Aligning Tech Initiatives with Business Objectives

Once you do an effective needs analysis, you have to match the mobile tech with those needs. Here are some tips for doing this without losing your mind.

Effective alignment begins with your state of mind 

1. IT is neither your enemy nor your beast of burden. IT people have legitimate responsibility for the operation and security of the technology systems, plus they likely know more about which technology works and doesn’t work. Treat IT as equal partners in the project. Find common ground to make the technology and IT resources work for you.  And whatever you do, be reasonable with your deadlines. Neither Rome nor any mobile application worth paying for was built in a day. 

2. Execs and business managers don’t need to know programming, but they must understand some IT processes. They should spend time with IT learning about the basic technology issues of the project so they better comprehend how it will achieve their business objectives. Be sure managers understand the technology’s limitations so they better understand its potential benefits. The more managers know about the tech process, the better they can direct IT. 

Lean towards simplicity and prioritization

3. Reduce business needs to terms your parents (or kids) understand. Be simple and direct about what you want the technology to do. And don’t try to solve every business problem in one implementation. Better to resolve one or two issues everyone understands, bask in the ROI glory of that success, then move on to the next application. 

4. Demand functionality a sixth grader can use. Regardless of the application’s complexity, the user interface must be simple. Be dogmatic about this. Nothing kills ROI faster than workers refusing to use a difficult application.

5. Don’t let the creep in. Feature Creep – that continual adding of “gee-wouldn’t-this-be-nice” features once a project starts – causes delays, cost overruns and disappointments. Lay down the law, particularly to senior execs – no new features once the mobile app project starts! That’s why there’s version 2.0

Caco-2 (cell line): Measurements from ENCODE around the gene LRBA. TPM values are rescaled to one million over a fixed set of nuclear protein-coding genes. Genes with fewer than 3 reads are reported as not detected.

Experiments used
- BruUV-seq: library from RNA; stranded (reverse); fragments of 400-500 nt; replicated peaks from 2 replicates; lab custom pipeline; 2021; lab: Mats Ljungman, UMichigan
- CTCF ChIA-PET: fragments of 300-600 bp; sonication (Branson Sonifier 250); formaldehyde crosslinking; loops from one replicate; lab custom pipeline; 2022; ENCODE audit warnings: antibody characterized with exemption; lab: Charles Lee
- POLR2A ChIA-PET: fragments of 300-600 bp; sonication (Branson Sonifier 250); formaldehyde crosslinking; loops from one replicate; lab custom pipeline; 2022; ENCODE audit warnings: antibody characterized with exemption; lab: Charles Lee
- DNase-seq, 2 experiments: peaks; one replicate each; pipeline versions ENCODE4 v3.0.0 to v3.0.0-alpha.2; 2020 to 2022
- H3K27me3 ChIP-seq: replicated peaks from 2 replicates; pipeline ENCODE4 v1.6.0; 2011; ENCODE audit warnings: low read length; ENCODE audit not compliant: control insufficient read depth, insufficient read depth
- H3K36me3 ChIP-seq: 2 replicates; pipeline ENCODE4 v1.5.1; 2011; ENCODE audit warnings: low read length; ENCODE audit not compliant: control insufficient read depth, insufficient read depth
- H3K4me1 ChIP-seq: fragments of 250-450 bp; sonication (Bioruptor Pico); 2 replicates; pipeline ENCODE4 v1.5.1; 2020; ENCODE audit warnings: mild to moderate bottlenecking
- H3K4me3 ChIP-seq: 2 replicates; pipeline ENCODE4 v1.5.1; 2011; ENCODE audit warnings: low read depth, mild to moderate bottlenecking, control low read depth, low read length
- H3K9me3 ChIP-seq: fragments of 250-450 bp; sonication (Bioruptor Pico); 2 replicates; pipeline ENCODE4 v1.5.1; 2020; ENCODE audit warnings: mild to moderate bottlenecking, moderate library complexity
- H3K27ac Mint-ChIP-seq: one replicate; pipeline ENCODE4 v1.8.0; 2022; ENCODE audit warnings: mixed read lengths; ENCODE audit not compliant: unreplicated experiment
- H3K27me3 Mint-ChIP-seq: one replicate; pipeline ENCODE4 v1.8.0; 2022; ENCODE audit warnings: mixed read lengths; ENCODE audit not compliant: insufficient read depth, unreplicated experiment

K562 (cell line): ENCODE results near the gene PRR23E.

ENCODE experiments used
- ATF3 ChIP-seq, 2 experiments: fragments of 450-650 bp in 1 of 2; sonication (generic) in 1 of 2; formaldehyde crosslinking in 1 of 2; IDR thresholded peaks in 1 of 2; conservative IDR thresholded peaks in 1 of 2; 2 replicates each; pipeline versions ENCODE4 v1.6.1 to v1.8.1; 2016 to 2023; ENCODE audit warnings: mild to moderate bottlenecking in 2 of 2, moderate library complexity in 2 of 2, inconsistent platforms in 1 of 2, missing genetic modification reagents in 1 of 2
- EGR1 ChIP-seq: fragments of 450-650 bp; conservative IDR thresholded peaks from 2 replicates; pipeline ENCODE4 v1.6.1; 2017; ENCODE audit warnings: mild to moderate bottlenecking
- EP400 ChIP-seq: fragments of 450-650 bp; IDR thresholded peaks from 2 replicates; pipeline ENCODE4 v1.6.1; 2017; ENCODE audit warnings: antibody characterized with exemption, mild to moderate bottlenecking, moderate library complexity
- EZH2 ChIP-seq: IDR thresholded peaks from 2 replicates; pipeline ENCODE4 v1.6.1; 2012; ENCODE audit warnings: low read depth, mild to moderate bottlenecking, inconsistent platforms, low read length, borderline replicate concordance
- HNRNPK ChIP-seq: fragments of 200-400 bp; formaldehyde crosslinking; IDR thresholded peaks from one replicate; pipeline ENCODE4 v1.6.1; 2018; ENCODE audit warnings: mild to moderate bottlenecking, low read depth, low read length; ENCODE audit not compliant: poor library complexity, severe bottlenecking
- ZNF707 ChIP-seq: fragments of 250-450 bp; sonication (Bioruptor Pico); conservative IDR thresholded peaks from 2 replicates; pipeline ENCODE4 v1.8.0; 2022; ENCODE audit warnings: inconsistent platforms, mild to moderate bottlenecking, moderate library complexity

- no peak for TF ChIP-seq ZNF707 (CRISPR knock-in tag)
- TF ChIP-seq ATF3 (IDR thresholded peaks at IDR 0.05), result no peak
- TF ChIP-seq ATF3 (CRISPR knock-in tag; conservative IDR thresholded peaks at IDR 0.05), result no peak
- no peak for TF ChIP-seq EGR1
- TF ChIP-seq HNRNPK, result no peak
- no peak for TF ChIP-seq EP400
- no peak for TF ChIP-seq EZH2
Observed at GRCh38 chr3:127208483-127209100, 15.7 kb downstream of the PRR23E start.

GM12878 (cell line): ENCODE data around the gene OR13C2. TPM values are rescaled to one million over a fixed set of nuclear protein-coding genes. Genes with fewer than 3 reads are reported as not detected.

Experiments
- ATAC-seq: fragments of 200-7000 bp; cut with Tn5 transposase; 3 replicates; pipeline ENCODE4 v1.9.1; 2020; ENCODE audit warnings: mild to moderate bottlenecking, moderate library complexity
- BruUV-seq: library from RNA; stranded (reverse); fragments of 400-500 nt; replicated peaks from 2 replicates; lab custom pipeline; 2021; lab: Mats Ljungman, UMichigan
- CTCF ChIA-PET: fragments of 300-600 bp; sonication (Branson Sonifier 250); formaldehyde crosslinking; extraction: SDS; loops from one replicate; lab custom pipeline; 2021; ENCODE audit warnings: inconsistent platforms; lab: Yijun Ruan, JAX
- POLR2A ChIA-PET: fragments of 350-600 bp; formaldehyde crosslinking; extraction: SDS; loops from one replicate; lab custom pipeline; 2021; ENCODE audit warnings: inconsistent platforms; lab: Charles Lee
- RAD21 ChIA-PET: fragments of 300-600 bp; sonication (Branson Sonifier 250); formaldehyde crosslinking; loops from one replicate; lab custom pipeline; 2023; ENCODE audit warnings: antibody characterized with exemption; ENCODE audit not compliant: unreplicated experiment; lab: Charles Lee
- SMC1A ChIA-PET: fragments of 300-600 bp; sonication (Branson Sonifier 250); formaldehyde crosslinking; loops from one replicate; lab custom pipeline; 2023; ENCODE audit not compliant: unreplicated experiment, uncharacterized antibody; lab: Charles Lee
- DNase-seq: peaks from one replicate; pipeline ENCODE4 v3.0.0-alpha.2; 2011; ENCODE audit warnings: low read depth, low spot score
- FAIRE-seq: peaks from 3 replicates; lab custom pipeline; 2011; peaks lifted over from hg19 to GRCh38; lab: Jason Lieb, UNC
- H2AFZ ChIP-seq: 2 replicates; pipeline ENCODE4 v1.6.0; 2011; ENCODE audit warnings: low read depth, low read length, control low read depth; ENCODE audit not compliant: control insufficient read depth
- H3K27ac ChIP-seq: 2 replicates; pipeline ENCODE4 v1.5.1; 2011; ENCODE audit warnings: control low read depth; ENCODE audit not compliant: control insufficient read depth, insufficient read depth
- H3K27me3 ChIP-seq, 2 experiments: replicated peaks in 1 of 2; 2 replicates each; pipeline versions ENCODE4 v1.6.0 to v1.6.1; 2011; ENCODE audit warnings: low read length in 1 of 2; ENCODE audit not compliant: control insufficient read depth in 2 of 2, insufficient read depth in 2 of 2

Be clear on your business objectives

6. The application needs to make money, save money or help you run a better business. If you can’t align a project with at least one of these objectives, why are you wasting IT’s time and your department’s money? 

7. Accelerate or eliminate business processes. When you do thorough needs analysis, you’ll likely discover processes that exist only because “we’ve always done things this way.” Don’t be afraid to deep-six business operation obstacles that prevent people from getting real work done faster and more profitably. 

8. Improve lines of communication to various audiences. Profitable wireless implementations depend on effective communication with stakeholders and other key players in the project. Define a process for IT to gather feedback from end users before, during and after deployment. Facilitate regular communication among execs and managers. Mobile app projects often involve multiple vendors and carriers, so establish clear lines of communication and decision-making authority from the get go. 

Be clearer on quantifying or qualifying results

9. Ideally, every objective has measurable benchmarks. While it’s best to be able to quantify the dollar impact of your deployment, sometimes it’s enough to quantify the number of tasks reduced, repair jobs increased, etc. The key is to have business units and IT agree on what you’re quantifying. 

10. Even “warm and fuzzy” has a measure for success. How many customers did we make smile? Can we double prospect referrals? Has positive employee feedback forms tripled? Wireless gains may not only be about the money, but also customer and employee satisfaction. Set up some sort of metrics to gage these intangible successes.  

Aligning technology initiatives with business objectives isn’t always easy, but it’s always essential to the success of the project.  

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